I go upstairs to see if we can book a table but unfortunately they are all booked out for the evening. We finally get back to the hotel around 4pm and on the off chance it may work, we ask the receptionist to see if she could make us a booking. Once again the reply was that there were no vacancies but she told us we could just front up and sit at the bar for dinner and it would be the same full menu as the restaurant. We were cool with that idea and decided to a bit of a walk around town finishing up at the Tug around 6:30pm.
Swakopmund is a bit of a strange place, not quite what we expected, I thought there would be more of the German architecture I’d heard about but there has been quite a lot of building recently and I think some of the older places may have been demolished. However there were still some examples around the town, just up the road from our hotel was this old hotel.
A few minutes and a couple of streets later we came upon the Lutheran Church.
We had a chat with the pastor and he showed us around the church's beautiful interior.
The two most recognisable landmarks, especially for those Amazing Race fans out there, are the Swakopmund Hotel,
and the Lighthouse.
During the Amazing Race 2 the teams had to race to the top of the lighthouse to spot their vehicles and Oswald and Danny had to retrive the fast forward from the swimming pool at the hotel.
It was time to head for the Tug and it was starting to get chilly out.
To get to the Tug we walked down a long avenue of palm trees, you can’t walk right along the beach as there are houses that front right on to it, prime Swakopmund property I guess.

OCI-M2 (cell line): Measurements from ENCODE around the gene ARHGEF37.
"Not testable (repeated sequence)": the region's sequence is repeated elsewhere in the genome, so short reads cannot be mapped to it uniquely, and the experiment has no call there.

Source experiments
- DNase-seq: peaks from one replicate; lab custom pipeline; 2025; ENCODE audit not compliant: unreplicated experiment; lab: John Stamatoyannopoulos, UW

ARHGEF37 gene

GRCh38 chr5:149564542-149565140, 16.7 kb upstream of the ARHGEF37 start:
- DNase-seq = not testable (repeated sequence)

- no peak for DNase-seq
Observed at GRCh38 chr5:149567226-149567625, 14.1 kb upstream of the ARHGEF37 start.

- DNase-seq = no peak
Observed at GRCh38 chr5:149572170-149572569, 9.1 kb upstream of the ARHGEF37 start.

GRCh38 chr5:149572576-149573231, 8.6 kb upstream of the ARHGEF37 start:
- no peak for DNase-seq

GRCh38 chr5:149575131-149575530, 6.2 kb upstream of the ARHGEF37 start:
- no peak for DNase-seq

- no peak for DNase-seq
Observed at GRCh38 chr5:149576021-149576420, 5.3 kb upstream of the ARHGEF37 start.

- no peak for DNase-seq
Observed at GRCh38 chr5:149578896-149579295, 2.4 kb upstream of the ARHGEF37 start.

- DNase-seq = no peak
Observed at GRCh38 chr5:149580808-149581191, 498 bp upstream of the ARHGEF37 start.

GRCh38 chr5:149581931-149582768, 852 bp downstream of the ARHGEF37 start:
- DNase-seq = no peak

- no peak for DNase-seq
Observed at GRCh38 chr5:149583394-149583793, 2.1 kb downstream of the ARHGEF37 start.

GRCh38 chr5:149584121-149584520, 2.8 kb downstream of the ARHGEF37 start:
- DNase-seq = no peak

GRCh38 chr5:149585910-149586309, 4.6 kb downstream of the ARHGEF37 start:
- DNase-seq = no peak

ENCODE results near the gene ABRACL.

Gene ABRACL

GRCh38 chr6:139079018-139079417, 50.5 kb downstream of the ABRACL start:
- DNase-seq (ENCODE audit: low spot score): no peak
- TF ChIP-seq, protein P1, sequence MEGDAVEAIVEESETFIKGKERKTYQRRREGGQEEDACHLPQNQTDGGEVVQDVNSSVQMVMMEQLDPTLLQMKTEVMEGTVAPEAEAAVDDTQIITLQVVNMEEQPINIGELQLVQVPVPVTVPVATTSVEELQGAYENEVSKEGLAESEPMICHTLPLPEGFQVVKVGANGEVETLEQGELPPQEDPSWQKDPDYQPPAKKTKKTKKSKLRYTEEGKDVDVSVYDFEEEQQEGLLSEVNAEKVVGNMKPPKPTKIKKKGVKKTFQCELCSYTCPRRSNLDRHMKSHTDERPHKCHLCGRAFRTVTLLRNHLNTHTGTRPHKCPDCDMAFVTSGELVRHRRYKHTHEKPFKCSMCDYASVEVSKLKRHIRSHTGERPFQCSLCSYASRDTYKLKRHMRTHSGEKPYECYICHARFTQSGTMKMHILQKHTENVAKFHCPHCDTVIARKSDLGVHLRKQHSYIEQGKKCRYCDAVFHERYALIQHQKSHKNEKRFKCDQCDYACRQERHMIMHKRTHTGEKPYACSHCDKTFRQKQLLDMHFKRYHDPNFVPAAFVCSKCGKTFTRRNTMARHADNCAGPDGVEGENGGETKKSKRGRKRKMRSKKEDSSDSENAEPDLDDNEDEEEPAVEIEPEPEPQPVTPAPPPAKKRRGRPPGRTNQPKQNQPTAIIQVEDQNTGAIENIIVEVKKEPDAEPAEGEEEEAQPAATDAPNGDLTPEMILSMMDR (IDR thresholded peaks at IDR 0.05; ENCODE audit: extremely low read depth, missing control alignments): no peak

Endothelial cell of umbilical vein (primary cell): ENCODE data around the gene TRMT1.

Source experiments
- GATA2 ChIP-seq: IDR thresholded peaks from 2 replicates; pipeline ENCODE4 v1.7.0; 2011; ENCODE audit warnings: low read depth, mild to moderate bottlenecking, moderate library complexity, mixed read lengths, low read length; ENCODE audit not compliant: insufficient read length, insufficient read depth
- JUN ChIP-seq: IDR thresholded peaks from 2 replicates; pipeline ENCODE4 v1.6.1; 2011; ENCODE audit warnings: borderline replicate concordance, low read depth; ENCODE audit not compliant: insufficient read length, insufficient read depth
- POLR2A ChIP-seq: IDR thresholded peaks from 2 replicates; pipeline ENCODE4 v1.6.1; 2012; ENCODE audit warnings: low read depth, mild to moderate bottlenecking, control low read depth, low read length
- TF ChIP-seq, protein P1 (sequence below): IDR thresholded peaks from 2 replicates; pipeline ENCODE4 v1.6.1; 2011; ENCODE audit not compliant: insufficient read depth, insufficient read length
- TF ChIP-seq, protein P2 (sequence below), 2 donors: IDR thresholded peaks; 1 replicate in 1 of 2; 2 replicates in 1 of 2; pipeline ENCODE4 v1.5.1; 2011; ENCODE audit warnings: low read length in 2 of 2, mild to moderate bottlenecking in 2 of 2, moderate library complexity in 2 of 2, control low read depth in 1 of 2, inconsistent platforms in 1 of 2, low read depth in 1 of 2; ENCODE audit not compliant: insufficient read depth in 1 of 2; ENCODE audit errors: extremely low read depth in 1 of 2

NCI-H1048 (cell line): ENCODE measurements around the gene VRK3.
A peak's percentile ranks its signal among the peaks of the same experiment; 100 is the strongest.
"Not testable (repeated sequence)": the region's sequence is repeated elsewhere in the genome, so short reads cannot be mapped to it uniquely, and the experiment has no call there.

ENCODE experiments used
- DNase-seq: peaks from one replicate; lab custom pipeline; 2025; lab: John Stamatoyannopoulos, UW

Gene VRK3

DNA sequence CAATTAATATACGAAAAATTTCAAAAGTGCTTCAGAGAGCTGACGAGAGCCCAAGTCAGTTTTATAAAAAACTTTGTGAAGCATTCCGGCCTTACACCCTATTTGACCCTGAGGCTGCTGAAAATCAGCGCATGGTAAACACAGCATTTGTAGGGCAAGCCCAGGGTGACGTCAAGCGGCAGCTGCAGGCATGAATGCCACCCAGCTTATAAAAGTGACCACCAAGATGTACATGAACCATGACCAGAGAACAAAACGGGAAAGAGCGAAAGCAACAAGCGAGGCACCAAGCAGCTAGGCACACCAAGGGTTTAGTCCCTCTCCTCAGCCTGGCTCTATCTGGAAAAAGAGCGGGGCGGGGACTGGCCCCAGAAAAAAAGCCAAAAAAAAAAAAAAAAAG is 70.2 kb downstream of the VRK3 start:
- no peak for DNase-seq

I have to say the bar at the Tug was awesome soooo much better than the restaurant we couldn’t get into! To get to the restaurant you go up one flight of stairs and there is an outdoor deck, where you can sit and watch the sunset and partake in a sundowner, and the entrance to the restaurant. When you walk in the restaurant the main room is pretty standard but as you walk through to the bar there is a huge section of a Tug that the restaurant is built around.
To get to the bar you walk up on the deck of the tug and through one of the hatch doors and the bar is built inside it, is really a lot of fun. We found a good spot at the bar, hitched up a couple of bar stools and order two Hass beers, mine was in a man’s glass (1 pint) and Kelly’s was a girls glass (1 schooner). There was another couple at the bar having dinner and a place was set and reserved for another couple. There was also a small table for 3 and a larger table for 5.
I started with 6 Walvis Bay oysters with Tabasco and then Kelly had the line fish and I had a fish cooked in foil with crayfish and mussels…hmmm. We finished by sharing a Crème Brulee. So if you are ever in Swakopmund my tip is go sit and have dinner at the bar inside the tug.
Another Nimibia day was coming to an end and tomorrow we head for Soussuvlei and the desert. I hope I feel better.